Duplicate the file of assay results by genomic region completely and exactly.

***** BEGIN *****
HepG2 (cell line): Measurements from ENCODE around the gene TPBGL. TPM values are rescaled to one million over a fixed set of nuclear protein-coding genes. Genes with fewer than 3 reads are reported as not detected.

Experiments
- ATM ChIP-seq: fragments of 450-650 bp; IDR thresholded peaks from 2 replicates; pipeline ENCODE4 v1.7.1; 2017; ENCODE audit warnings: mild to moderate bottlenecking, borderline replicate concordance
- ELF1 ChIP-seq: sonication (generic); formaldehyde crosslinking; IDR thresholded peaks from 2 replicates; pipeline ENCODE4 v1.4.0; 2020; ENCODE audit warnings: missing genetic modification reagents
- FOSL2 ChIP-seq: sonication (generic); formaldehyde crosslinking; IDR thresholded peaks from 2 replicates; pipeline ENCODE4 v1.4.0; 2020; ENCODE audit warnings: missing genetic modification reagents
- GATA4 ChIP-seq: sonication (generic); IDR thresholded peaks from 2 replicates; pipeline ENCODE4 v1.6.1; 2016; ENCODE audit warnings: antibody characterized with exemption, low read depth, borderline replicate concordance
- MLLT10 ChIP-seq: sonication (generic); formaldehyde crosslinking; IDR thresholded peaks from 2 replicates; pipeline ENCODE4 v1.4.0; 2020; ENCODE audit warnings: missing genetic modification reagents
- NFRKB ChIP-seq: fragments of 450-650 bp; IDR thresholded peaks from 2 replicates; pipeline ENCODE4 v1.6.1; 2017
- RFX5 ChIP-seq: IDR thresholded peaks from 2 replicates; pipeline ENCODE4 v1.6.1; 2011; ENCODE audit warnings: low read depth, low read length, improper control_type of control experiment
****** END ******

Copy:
HepG2 (cell line): Measurements from ENCODE around the gene TPBGL. TPM values are rescaled to one million over a fixed set of nuclear protein-coding genes. Genes with fewer than 3 reads are reported as not detected.

Experiments
- ATM ChIP-seq: fragments of 450-650 bp; IDR thresholded peaks from 2 replicates; pipeline ENCODE4 v1.7.1; 2017; ENCODE audit warnings: mild to moderate bottlenecking, borderline replicate concordance
- ELF1 ChIP-seq: sonication (generic); formaldehyde crosslinking; IDR thresholded peaks from 2 replicates; pipeline ENCODE4 v1.4.0; 2020; ENCODE audit warnings: missing genetic modification reagents
- FOSL2 ChIP-seq: sonication (generic); formaldehyde crosslinking; IDR thresholded peaks from 2 replicates; pipeline ENCODE4 v1.4.0; 2020; ENCODE audit warnings: missing genetic modification reagents
- GATA4 ChIP-seq: sonication (generic); IDR thresholded peaks from 2 replicates; pipeline ENCODE4 v1.6.1; 2016; ENCODE audit warnings: antibody characterized with exemption, low read depth, borderline replicate concordance
- MLLT10 ChIP-seq: sonication (generic); formaldehyde crosslinking; IDR thresholded peaks from 2 replicates; pipeline ENCODE4 v1.4.0; 2020; ENCODE audit warnings: missing genetic modification reagents
- NFRKB ChIP-seq: fragments of 450-650 bp; IDR thresholded peaks from 2 replicates; pipeline ENCODE4 v1.6.1; 2017
- RFX5 ChIP-seq: IDR thresholded peaks from 2 replicates; pipeline ENCODE4 v1.6.1; 2011; ENCODE audit warnings: low read depth, low read length, improper control_type of control experiment